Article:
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Vol. 65. Issue 11.
Pages 1054-1056 (November 2012)
Vol. 65. Issue 11.
Pages 1054-1056 (November 2012)
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Oral Glucose Tolerance Test as a Tool for Patient Improvement After Percutaneous Coronary Intervention
Sobrecarga oral de glucosa como herramienta para la mejora tras intervencionismo coronario percutáneo
Jesús M. de la Heraa,
Corresponding author

Corresponding author:
, Elías Delgadob, Pablo Martínez-Camblorc, José M. Vegasd, José M. García-Ruiza,e, Jose L. Rodriguez-Lamberta
a Servicio de Cardiología, Hospital Universitario Central de Asturias, Oviedo, Asturias, Spain
b Servicio de Endocrinología, Hospital Universitario Central de Asturias, Oviedo, Asturias, Spain
c CAIBER, Oficina de Investigación Biosanitaria del Principado de Asturias, Asturias, Spain
d Servicio de Cardiología, Hospital Cabueñes, Gijón, Asturias, Spain
e Fundación Centro Nacional de Investigaciones Cardiovasculares Carlos III (CNIC), Madrid, Spain
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To the Editor,

High rates of unknown diabetes mellitus (DM) have been described in coronary patients.1, 2, 3 Early diagnosis and treatment of DM is essential to reduce cardiovascular morbidity and mortality rates.2 Bramlage et al.4 demonstrated that secondary prevention in coronary patients with diabetes is only viable when optimal standards are met. Therefore, early diagnosis and optimal treatment would provide potential improvement for coronary patients with diabetes.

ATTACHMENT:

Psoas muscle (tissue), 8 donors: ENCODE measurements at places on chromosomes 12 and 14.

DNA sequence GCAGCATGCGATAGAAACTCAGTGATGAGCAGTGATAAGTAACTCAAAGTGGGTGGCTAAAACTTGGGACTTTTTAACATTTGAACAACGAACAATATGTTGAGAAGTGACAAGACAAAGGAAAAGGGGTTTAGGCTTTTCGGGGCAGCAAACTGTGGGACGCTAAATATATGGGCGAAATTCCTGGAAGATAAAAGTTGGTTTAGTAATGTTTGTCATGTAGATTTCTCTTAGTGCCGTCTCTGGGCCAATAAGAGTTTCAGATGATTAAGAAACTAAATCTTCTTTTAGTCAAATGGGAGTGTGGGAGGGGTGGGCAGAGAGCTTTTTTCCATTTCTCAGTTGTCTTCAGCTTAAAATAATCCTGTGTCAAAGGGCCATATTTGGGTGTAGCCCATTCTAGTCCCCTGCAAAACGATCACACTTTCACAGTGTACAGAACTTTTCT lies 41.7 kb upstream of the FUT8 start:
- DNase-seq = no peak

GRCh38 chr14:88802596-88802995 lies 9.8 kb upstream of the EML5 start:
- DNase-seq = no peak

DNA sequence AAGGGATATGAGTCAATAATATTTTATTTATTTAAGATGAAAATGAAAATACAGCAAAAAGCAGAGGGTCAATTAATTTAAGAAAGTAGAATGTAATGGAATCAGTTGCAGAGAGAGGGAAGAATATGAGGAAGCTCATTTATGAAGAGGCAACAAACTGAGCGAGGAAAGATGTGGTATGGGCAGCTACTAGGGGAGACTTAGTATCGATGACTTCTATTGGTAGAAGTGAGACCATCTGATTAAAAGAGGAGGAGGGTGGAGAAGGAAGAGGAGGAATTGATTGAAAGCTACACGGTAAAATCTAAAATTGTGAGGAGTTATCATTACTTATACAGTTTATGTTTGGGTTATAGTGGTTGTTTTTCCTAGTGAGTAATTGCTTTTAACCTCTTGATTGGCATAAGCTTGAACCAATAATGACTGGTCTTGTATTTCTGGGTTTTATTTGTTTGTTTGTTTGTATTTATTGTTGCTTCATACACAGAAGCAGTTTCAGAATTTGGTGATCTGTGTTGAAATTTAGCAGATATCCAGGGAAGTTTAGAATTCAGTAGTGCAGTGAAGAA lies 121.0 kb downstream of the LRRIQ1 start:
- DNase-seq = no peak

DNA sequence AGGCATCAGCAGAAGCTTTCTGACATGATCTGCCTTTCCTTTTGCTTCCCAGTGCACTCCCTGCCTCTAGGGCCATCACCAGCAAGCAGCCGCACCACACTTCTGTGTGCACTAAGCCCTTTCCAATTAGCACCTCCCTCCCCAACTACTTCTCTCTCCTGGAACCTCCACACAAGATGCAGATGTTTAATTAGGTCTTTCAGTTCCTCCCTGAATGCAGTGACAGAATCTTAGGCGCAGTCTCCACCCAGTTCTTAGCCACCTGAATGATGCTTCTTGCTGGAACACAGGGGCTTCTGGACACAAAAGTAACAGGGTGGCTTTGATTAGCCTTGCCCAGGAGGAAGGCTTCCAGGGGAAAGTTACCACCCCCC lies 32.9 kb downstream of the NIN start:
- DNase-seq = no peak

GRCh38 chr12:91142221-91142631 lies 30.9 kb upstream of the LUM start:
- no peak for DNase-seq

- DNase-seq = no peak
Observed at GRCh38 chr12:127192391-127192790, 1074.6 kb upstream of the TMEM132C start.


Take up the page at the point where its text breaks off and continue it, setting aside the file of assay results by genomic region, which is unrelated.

We analyzed 338 patients that underwent percutaneous coronary interventions (PCI) for revascularization, with systematic oral glucose tolerance tests (OGTT) and no known DM.3 We divided the patients into a group treated with metabolic interventions and a control group. We attempted to determine whether differences could be observed after 1 year of follow-up in terms of: a) adequacy of secondary prevention; b) prevalence of metabolic syndrome (MS), and c) combined cardiovascular events (death, myocardial infarction, stroke, new coronary revascularization, and hospitalization for unstable angina).

The methodology of our study has already been described.3 We performed a clinical interview, a patient examination, and laboratory analyses including OGTT and glycosylated hemoglobin at 15 days after hospital discharge and again at 1 year.